Every school shooting jars administrators, faculty and parents. Denvers Jewish day schools are no different. Security procedures and protocols are reviewed and evaluated after every shooting.
Todays adults will remember fire drills, of course. Depending on where they lived in the country, there were also tornado drills. Baby boomers may also remember the civil defense drills during the Cold War in the late 1950s and early 60s.
These days, all schools have lock-down drills in response to the proliferation of school shootings and terrorist threats. Students and staff practice how quickly they can move to safe areas of their buildings as all entrances are locked.
On Friday, Dec. 13, at Arapahoe High School, a student, Karl Pierson, entered the school, shot another student, Claire Davis, who remains in critical condition as of Tuesday, Dec. 17. He then killed himself.
The heads of four Denver day schools feel it is best practice not to discuss specific security policies and procedures and protocols.
Avi Halzel, head of school and CEO at Denver Jewish Day School, grades K-12, says, We have robust and detailed security measures and plans in place to deal with every eventuality.
We review our security measures frequently and make changes based on what has been learned from recent events.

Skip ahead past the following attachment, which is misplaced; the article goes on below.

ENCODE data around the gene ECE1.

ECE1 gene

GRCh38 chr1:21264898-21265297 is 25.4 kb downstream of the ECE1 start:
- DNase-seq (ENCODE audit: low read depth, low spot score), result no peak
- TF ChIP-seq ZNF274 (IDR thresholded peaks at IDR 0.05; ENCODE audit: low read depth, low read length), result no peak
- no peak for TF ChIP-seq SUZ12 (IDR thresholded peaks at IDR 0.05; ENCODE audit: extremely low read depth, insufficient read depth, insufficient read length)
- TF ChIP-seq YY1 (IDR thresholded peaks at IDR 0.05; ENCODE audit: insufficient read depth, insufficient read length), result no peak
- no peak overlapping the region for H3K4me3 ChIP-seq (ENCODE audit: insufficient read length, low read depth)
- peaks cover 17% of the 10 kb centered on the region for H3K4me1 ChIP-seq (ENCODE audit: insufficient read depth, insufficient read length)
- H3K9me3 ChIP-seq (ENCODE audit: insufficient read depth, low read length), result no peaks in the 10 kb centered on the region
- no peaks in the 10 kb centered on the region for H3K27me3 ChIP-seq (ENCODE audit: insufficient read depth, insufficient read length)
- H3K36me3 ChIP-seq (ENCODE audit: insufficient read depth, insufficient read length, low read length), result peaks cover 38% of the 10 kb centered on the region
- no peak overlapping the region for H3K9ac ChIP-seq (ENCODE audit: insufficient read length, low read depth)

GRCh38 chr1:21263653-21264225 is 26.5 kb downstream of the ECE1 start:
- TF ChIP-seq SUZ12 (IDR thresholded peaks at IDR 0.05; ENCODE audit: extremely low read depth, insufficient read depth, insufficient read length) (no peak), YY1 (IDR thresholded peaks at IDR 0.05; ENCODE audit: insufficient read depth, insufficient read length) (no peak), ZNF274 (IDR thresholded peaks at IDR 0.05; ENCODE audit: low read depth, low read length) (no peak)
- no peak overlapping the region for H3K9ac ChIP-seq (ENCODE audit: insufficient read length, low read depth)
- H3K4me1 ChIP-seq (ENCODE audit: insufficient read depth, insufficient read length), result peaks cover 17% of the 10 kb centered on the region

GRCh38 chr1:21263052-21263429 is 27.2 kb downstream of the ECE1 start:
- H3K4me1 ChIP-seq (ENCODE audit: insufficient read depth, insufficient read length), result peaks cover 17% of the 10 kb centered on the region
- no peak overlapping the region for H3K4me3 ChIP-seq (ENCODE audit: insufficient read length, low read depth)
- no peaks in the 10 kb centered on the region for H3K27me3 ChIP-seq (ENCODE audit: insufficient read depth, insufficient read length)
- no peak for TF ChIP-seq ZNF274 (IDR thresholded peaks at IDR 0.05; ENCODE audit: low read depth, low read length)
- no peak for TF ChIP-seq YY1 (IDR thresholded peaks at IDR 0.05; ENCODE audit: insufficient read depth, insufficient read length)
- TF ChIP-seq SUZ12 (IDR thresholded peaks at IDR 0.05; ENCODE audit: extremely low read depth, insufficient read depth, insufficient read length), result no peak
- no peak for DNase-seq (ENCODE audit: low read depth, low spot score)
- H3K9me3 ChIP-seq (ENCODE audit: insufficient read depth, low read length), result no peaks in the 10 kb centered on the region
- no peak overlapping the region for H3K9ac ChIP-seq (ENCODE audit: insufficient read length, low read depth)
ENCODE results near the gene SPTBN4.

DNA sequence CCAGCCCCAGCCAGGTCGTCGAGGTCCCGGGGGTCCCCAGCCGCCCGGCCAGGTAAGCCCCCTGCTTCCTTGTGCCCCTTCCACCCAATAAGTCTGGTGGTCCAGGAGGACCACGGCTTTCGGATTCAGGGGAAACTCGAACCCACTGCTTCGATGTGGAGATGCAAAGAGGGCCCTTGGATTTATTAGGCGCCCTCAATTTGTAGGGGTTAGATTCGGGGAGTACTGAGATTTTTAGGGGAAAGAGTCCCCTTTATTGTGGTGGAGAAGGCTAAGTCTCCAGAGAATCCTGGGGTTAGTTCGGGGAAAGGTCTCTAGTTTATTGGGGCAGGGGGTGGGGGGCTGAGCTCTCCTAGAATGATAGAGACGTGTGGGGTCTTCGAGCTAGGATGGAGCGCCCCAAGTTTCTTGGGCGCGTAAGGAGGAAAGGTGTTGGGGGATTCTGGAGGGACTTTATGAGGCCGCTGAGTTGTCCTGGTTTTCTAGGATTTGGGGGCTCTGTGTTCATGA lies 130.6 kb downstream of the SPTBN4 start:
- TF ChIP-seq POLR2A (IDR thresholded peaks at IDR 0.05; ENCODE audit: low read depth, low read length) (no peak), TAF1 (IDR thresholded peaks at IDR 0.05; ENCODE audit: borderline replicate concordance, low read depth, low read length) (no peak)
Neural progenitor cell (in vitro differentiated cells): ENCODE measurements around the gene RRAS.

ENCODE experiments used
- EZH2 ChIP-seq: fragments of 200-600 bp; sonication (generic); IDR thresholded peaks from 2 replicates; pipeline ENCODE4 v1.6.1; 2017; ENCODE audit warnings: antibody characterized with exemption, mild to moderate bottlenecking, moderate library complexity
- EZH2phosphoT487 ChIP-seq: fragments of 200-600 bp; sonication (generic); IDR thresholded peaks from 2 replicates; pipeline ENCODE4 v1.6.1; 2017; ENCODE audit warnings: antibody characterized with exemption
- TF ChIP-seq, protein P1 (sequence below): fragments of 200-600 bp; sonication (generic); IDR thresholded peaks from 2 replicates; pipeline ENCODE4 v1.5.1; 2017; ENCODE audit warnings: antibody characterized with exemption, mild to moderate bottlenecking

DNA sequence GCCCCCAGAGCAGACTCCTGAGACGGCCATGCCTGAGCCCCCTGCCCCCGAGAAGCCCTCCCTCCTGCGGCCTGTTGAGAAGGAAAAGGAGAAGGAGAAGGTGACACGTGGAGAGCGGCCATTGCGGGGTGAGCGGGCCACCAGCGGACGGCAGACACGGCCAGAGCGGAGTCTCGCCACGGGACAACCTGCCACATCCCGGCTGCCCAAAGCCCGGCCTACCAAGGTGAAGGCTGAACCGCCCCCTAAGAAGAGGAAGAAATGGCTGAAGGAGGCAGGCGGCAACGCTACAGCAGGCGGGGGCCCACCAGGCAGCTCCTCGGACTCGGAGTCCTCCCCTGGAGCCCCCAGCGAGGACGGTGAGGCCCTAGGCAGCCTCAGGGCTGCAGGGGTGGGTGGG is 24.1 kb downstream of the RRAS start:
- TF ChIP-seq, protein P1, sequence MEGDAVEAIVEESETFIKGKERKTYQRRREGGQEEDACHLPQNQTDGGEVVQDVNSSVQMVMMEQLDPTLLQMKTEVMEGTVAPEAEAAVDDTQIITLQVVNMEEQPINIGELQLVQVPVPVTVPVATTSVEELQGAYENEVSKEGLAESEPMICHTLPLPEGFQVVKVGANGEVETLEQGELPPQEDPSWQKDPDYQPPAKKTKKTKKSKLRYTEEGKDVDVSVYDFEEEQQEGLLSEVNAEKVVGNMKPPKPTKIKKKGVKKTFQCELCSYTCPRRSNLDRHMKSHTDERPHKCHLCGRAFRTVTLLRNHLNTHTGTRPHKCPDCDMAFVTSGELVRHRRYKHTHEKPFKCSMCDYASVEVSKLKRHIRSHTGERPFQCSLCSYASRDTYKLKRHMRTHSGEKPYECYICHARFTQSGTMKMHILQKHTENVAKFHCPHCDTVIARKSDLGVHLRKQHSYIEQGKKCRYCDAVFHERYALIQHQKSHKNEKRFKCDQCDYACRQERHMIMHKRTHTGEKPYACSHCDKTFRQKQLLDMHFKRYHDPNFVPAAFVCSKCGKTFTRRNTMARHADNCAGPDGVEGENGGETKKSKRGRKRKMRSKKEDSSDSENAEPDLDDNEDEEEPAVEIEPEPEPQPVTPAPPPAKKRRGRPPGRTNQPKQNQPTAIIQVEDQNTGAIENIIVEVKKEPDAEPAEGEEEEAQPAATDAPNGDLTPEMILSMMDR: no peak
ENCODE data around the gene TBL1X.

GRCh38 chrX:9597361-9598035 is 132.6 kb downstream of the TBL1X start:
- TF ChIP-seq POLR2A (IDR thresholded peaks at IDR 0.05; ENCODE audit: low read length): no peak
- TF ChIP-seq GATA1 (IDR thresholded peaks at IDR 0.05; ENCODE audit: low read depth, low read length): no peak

Mordechai Hoffman, executive director of Hillel Academy, grades K-8, explains:
We consulted extensively with representatives from the Dept. of Homeland Security, both before and after receiving and implementing a significant grant from them for upgraded security measures approximately 18 months ago.
We remain in touch with their representatives at the state level, who have given invaluable time and direction as to how best to secure our facility.
We also keep in regular touch with local law enforcement, who know us and know our building well.
There are some clearly visible measures in place, but there are also many non-tangible but extremely effective procedures that can be undertaken. Lockdown drills and plans are as valuable for any school as fire drills, to limit that initial confusion should something happen, G-d forbid, and to ensure everyone knows where to be in the event of an emergency. The best thing any school can do is to plan, plan and plan some more.
Hoffman also confirmed that Hillel Academy has a plan for communicating with families in the event of an emergency, using several communications media such as phone, email and text.
The communications options really are not that different from those that we would use to call a snow day or a late start, we just are less concerned about overlap it is better that a parent hears three times, than doesnt hear at all.
Rabbi Daniel Alter, head of school of Denver Academy of Torah, grades K-12, said: We have received a significant federal grant from Homeland Security to upgrade our security system. We work with law enforcement regularly in creating and revisiting our security systems and protocols.
Rabbi Aharon Waserman, president and CEO of Yeshiva Toras Chaim, boys, grades 8-12, said, We take security very seriously.
He told the Intermountain Jewish News that Yeshiva Toras Chaim received a grant from the Dept. of Homeland security which enabled us to have 24-hour surveillance.
The Yeshiva constantly reviews its detailed security policies and procedures, he said.
The IJN did not receive comments on security from Beth Jacob High School for Girls.
Copyright © 2013 by the Intermountain Jewish News